Yes…I said it. For some reason, nobody else will. Is it arrogance or ignorance? Why does it take so long to approve capital projects? I have spent the last twenty-four years of my career advising customers on capital projects. There are three critical responsibilities for a capital project manager.
- Manage the Budget – We all understand the key to successful capital investment is Return on Capital. There are other reasons to invest but the main reason is to generate more cash for the business. This requires prudence to ensure maximum ROC.
- Be on Time – When the capital is late, the ROC is delayed because revenue can’t be generated. The sooner the capital is in place, the sooner it can begin generating revenue. In some cases, having it in place allows for ample debug or run time on the equipment, ensuring it is ready for production.
- Manage Risk – This is done many ways, but the focus is on anything that negatively impacts numbers 1 and 2. Most risk involves the selection of outside vendors, part design changes, and component availability, each of which can delay the program and cause equipment redesign.
We get bullied into thinking that most risk to the organization is external. In my experience being involved in over 500 capital projects, the biggest risk comes before the project even starts. Executive teams sit on the approvals for capital funding for months. I don’t think anyone is telling them that they are costing their company millions of dollars in wasted time and expedite fees because of this delay. It is really dumbfounding.
An example: The company is awarded a new program for a new engine platform. There is a clear date indicated for the Start of Production (SOP). At this point, they know that a capital investment will be required to produce the new product. The team at the plant level puts together the justification for the capital investment based on the budget estimate from the proposal provided to the customer. I think this is where the disconnect begins. It should be noted that the capital is often woefully underestimated, leaving the manufacturing group to deal with consequences.
The capital investment proposal is then sent to Headquarters for executive approval. HQ is like the black hole for funding approval. Weeks go by without a peep. Oh, wait, the board is meeting next month and will review. Turns out, there was a crisis that required the board’s full attention, so it will be reviewed next month. Chances are, the plant was behind in getting the capital investment proposal sent to HQ. This happens most often because they are required to run current production (generate revenue) and likely were not fully aware of the new program. In the meantime, the SOP is not changing. So, what happens time and again is that after months of no approval, the signatures are received, and it is “go time.” Now the plant scrambles to get the vendors kicked off and actually align the resources. Turns out, the vendors are busy and won’t be able to hit the original timing. The executive puts pressure on the plant to hit the dates. The plant scrambles to find another vendor that can hit the timing. The plant chooses another vendor that says they can hit the timing, but that they have no experience with. Sure enough, the new vendor is not able to do it faster and causes additional delays. Adding to the issue is that the quality of equipment is suspect, causing quality and start-up issues. The plant works weekends and overtime to make up for lost ground. They somehow make the deadline but are absolutely exhausted. My question to executives: Does nobody at the plant let you know that the delay in approving the capital investment causes complete chaos at the plant level? I don’t get it. It plays out this way nearly every time. The poor engineers that have to make it work end up exhausted.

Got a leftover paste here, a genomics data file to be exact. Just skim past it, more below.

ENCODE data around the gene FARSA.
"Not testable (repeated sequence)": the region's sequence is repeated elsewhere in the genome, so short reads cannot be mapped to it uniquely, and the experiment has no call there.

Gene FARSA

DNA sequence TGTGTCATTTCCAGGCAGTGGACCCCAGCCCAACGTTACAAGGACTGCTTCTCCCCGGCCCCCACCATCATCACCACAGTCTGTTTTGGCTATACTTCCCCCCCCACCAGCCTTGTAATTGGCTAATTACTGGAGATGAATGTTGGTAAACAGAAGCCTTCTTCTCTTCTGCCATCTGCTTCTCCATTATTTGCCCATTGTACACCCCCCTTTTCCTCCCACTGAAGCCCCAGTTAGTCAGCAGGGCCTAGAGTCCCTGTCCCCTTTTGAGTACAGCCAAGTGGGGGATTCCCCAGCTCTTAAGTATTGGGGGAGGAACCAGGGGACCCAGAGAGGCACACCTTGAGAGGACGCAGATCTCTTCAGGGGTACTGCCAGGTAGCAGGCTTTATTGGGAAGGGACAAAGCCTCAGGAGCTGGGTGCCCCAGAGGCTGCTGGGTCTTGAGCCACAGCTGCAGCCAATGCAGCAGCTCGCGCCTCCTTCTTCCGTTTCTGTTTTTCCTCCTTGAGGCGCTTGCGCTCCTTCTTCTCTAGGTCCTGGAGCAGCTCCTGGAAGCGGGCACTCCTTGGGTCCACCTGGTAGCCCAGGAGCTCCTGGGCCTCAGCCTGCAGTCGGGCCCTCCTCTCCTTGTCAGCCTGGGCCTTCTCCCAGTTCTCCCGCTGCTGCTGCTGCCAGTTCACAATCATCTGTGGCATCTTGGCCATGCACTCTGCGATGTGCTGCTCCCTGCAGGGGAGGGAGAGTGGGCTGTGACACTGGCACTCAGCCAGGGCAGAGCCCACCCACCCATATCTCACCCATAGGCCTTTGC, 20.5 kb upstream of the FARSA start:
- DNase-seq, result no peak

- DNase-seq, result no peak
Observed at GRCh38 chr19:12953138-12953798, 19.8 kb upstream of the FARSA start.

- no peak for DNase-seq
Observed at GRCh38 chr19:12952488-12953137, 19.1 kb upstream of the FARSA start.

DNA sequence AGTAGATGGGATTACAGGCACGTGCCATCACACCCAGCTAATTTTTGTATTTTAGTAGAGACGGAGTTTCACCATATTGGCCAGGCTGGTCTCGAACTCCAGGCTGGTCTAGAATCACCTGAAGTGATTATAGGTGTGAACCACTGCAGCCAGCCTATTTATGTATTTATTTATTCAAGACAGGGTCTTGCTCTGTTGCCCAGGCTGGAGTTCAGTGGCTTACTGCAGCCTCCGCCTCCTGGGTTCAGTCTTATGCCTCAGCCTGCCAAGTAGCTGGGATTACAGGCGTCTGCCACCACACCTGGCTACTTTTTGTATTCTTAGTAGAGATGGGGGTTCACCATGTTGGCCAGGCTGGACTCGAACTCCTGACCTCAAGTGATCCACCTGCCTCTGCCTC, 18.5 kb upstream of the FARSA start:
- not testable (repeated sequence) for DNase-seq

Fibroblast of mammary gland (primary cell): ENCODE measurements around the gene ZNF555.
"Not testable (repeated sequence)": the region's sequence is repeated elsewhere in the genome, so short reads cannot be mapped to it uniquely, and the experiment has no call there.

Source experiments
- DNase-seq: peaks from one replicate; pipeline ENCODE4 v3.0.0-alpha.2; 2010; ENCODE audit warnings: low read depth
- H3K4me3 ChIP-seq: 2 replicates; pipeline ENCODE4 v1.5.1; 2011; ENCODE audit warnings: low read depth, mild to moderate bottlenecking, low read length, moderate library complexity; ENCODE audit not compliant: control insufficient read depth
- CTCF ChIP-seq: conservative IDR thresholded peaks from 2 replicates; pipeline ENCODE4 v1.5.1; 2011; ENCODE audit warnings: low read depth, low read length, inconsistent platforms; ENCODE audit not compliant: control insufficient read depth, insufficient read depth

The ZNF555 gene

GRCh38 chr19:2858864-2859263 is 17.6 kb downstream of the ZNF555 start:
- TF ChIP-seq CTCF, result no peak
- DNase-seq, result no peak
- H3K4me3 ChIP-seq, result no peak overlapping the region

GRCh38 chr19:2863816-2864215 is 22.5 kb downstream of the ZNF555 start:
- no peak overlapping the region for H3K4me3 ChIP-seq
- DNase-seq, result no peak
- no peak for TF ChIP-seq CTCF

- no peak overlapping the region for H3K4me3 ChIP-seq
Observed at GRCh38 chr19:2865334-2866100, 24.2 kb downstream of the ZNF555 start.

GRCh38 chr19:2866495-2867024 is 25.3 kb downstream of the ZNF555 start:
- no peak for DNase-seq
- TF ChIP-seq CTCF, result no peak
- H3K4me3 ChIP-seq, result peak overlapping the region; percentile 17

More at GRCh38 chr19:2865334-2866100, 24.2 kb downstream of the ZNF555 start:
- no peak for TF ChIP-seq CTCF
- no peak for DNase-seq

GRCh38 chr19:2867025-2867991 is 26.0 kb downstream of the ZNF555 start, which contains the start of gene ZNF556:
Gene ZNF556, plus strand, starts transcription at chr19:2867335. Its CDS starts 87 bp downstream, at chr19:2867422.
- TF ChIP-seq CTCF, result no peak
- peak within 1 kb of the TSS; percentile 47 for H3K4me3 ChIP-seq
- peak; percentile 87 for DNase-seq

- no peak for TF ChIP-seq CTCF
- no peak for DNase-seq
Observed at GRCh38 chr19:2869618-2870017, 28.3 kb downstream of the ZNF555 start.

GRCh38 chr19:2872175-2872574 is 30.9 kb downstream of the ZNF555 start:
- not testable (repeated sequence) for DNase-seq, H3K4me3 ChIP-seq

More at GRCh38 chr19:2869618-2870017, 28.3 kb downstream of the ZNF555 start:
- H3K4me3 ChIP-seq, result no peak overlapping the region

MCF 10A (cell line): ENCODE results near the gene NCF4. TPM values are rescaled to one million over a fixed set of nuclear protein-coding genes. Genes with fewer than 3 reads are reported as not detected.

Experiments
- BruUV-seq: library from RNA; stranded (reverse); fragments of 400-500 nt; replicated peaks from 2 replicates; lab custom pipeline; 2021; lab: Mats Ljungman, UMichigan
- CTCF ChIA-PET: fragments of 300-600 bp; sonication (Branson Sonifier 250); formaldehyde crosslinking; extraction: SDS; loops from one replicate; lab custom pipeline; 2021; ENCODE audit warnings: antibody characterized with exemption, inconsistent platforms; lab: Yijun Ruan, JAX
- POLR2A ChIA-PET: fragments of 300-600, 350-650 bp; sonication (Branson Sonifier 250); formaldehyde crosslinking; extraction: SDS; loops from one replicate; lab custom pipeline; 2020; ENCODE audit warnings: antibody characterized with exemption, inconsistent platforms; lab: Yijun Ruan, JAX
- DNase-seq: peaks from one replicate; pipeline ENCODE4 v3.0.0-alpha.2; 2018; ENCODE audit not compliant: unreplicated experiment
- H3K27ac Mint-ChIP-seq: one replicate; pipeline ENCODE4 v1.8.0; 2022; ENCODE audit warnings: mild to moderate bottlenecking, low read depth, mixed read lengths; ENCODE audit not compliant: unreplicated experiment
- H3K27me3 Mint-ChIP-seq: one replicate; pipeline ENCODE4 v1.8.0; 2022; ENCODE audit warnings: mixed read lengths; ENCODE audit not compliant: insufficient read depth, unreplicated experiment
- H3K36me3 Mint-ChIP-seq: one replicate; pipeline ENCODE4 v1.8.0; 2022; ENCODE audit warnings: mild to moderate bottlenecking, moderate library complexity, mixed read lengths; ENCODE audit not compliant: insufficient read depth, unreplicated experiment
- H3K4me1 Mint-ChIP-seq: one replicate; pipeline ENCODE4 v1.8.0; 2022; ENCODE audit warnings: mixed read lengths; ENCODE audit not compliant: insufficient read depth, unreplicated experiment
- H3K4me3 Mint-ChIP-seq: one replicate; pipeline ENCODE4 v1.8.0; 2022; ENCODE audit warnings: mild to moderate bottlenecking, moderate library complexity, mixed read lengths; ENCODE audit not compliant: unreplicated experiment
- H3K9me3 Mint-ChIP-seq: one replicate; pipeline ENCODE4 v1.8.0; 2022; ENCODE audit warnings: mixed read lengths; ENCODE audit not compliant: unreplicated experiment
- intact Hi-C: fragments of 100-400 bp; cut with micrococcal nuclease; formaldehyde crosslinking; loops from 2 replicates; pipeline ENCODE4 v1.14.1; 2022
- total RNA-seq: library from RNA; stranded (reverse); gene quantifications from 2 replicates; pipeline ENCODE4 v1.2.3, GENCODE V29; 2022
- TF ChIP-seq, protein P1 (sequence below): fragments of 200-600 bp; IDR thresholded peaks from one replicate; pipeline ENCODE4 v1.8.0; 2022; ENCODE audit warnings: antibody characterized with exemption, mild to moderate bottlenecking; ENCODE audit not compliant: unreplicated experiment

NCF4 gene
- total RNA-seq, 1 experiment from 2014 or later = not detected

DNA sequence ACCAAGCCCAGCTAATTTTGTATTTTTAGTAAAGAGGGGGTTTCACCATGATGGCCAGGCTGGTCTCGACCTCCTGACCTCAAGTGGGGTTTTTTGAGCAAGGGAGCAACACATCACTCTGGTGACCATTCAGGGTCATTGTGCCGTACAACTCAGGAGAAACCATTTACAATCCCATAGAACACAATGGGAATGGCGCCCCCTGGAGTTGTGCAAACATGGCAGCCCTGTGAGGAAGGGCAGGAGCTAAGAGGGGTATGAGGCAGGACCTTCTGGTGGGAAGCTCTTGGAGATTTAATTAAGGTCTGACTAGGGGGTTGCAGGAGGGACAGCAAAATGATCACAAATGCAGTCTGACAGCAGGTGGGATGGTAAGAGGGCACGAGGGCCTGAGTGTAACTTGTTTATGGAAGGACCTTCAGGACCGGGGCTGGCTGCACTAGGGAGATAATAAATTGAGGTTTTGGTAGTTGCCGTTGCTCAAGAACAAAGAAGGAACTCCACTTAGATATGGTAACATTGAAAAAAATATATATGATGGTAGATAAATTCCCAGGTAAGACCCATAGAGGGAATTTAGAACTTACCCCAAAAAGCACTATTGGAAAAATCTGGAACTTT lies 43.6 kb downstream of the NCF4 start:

Here is the deal. You know the investment is necessary to produce the new program. Push the go button and get out of the way. I sincerely believe that executives are unaware of the money and time unnecessarily wasted as a result of delayed approval. I mean, really, the board meets once per month. Is there not another process that can be implemented to avoid putting the plant through hell? Another common issue is that so-and-so is on vacation and their signature is required. Seriously? In my career, I have never experienced one of these executives not approving the investment. They always sign when they get around to it.
The bottom line is that there has to be a better way. It is low hanging fruit that will improve ROC, but more importantly improve job satisfaction for the folks at the plant making it all happen. The plant folks sit shaking their heads in disbelief about the lack of urgency. They say, “Do these guys not see what is going on?” I believe the answer is no, they don’t. Otherwise, they would act accordingly or communicate about the delay. If you want to win more often, stop causing unnecessary chaos in your companies.